The gist of the ruling of the superior court sought to be appealed from is that the parties were not ad idem that there was a dispute which could be referred to arbitration and also there was no evidence to show that certain other preconditions for a reference to arbitration had been complied with under the contract.
Now coming back to the application before me, Mr. Kiragu has argued that there was no right of appeal to appeal against an order of this kind and that the applicant could appeal only with the leave of the court which it had not obtained.
Mr. Opini said that under section 75(1)(d) of the Civil Procedure Rules an appeal lies as of right against an order staying or refusing to stay a suit where there is an agreement to refer to arbitration. Mr Opini for the applicant has drawn my attention to rule 3 of the Companies (High Court) Rules which reads:
"3- Any proceedings brought under these rules shal be deemed to be a suit within the meaning of the Civil Procedure Act and any rules made thereunder and the general practice of the court including the course of procedure and practice in chambers shall apply so far as may be practicable except if and so far as the Act or the Rules otherwise provide."
If therefore the said application for stay of proceedings or the petition for winding up of the applicant company in which that application was made could be said to have been brought under the said rules, it is to be deemed to be a "suit" within the meaning of the Civil Procedure Act and the rules thereunder. Under s.75(1)(d) of the Civil Procedure Act an appeal lies as of right from an order staying or refusing to stay a suit. It is obvious that neither the application nor the petition for winding up could have been brought under any of the said rules. Therefore neither the application for stay nor the petition could be deemed as a suit within the meaning of the said rules.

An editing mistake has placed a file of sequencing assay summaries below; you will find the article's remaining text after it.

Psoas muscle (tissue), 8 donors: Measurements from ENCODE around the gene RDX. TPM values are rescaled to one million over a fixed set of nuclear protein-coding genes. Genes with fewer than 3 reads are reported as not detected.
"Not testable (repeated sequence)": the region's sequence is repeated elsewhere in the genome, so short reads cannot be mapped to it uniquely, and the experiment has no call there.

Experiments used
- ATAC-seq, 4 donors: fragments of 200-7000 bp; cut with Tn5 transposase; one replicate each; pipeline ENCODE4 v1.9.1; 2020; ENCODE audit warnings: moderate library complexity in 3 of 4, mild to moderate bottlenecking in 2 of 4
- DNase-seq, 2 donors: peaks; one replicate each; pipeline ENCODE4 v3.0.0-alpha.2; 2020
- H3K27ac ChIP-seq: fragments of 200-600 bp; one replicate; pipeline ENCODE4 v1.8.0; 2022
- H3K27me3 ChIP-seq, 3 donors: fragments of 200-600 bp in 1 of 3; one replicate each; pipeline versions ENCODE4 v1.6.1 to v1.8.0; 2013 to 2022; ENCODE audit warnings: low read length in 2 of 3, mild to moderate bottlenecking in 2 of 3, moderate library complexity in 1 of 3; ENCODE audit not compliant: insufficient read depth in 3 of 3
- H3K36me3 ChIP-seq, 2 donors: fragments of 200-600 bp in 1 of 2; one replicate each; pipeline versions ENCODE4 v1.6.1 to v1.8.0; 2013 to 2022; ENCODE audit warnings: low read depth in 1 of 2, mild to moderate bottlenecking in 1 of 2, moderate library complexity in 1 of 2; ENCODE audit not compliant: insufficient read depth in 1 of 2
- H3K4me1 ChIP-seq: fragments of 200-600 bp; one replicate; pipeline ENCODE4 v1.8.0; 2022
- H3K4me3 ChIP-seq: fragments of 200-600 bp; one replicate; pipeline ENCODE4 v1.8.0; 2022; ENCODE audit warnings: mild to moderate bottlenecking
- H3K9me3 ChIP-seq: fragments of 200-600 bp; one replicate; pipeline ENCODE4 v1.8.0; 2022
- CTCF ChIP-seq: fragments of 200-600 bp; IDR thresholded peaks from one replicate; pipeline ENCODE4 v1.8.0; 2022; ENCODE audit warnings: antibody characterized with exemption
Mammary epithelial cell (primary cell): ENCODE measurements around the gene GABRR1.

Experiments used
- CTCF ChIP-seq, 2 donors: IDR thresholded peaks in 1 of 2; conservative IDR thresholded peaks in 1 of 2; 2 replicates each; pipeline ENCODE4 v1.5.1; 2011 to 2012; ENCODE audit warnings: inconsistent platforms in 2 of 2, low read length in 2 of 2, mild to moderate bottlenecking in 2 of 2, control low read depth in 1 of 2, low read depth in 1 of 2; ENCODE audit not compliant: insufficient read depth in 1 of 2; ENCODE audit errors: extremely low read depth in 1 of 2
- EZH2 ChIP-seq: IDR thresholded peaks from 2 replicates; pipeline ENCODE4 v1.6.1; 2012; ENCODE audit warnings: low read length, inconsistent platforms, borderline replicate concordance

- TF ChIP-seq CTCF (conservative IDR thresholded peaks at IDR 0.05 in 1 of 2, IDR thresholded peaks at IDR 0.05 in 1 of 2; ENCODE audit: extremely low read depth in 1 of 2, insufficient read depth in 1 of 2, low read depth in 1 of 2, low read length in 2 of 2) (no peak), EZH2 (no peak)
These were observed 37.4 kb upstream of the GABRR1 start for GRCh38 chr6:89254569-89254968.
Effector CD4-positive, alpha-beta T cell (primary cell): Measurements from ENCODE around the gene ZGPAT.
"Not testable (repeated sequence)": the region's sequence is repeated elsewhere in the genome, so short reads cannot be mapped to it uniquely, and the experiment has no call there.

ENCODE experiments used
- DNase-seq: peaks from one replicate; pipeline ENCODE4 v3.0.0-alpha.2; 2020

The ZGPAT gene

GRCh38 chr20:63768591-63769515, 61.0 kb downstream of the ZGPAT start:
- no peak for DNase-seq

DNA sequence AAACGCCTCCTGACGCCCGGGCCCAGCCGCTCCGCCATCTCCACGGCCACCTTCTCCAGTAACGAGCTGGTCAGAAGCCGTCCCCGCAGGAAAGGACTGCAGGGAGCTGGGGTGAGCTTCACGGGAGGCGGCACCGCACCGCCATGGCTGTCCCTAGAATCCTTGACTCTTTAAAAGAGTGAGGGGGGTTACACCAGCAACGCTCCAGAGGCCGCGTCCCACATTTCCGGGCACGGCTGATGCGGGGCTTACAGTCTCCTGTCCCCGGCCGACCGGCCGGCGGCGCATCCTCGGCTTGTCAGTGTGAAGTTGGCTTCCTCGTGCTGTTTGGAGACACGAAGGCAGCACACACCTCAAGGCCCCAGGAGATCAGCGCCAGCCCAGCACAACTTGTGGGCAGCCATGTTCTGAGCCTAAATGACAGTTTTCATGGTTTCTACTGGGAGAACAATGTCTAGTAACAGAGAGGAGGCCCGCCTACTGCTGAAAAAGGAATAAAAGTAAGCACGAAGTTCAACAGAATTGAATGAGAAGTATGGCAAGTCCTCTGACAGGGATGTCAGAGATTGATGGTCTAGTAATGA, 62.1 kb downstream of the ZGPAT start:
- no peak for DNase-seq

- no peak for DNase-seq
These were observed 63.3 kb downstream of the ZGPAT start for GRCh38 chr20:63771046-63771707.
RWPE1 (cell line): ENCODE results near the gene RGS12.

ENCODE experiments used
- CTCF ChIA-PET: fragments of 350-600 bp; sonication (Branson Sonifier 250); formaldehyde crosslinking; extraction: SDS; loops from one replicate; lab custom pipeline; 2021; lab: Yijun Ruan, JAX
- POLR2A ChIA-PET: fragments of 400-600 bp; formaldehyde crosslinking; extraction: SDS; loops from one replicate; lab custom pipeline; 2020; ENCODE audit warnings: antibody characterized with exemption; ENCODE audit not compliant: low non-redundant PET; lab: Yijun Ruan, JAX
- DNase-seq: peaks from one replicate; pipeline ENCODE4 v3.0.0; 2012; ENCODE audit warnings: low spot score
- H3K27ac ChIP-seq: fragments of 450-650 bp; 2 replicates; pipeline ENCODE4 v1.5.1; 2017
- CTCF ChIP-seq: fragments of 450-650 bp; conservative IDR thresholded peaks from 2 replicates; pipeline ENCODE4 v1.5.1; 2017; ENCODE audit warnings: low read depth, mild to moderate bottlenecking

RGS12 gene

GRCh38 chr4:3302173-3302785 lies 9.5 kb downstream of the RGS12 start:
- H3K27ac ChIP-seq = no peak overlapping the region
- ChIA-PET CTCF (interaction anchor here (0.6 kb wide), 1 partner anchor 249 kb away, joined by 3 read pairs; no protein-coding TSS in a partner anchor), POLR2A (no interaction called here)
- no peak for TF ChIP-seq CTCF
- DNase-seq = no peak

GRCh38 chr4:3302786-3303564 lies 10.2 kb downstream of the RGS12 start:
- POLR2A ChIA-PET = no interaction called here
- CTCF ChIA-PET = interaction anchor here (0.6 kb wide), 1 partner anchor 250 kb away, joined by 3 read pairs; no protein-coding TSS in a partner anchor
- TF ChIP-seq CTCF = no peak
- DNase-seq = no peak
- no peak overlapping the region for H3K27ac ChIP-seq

Moreover a petition for winding up cannot be a "suit" within the definition of a suit under s.2 of the Civil Procedure Act which says: a "suit" means all proceedings commenced in any manner prescribed" and "prescribed" means "prescribed by the rules" made under the Civil Procedure Act.
I am therefore of the view that the order of the superior court refusing stay of the winding up proceedings is not appealable as of right. The applicant could appeal only either with the leave of the superior court or with the leave of this court under rule 39(b) of our Rules. The applicant does not deny that no leave to appeal has been obtained.
The applicant says that under clause 42 of the contract, there was an agreement to refer a dispute arising under the contract to arbitration. Mr Kiragu for the respondent has submitted that the contract has already been superseded by the said new agreement whereby the applicant agreed to pay a certain sum by way of liquidated damages. I agree with him. Thus firstly there is no provision under the new agreement to refer any dispute between the parties to arbitration. Secondly there is in fact no dispute which even under the provisions of the contract could have been referred to arbitration and thirdly the so called dispute which the applicant has alluded to does not fall within the provisions of the contract.
The applicant lodged the notice of appeal on 30th April, 1996. The applicant applied for copies of the proceedings but did not send a copy of the letter requesting for the said copies to the respondent's advocates. In accordance with rule 81(2) the applicant is therefore not entitled to avail of the proviso to rule 81(1) of our Rules. So, the appeal should have been filed within 60 days of 30th April, 1996 which period is long past now.
According to the affidavit supporting this notice of motion, the delay in filing the appeal was occasioned because of the delay on the part of the High Court Registry to issue a certified copy of the order sought to be appealed from. However the said certified copy was received according to the said affidavit on 23.9.1996. The applicant brought this notice of motion on 23.1.1997 exactly after 4 months of the certified copy of the ruling, which it needed, having been received by it. There is no explanation for this inordinate delay. Nor is there any explanation for non compliance with r.81 of the Rules of this court. I am not satisfied therefore that the applicant has been diligent enough in pursuing the intended appeal. A winding up petition transcends the bounds of an ordinary litigation between a creditor and a debtor. In it other creditors also have an interest.
I think it would not be just in a matter of this nature to grant indulgence to the applicant by extending the time for filing the intended appeal. Taking all matters into account I decline to exercise my discretion in favour of the applicant.
I therefore dismiss the application with costs assessed at Shs.5,000/= which will be payable within 14 days of this order.
Dated and delivered at Nairobi this 28th day of April 1997.
G. S. PALL
JUDGE OF APPEAL
I certify that this is a true copy of the original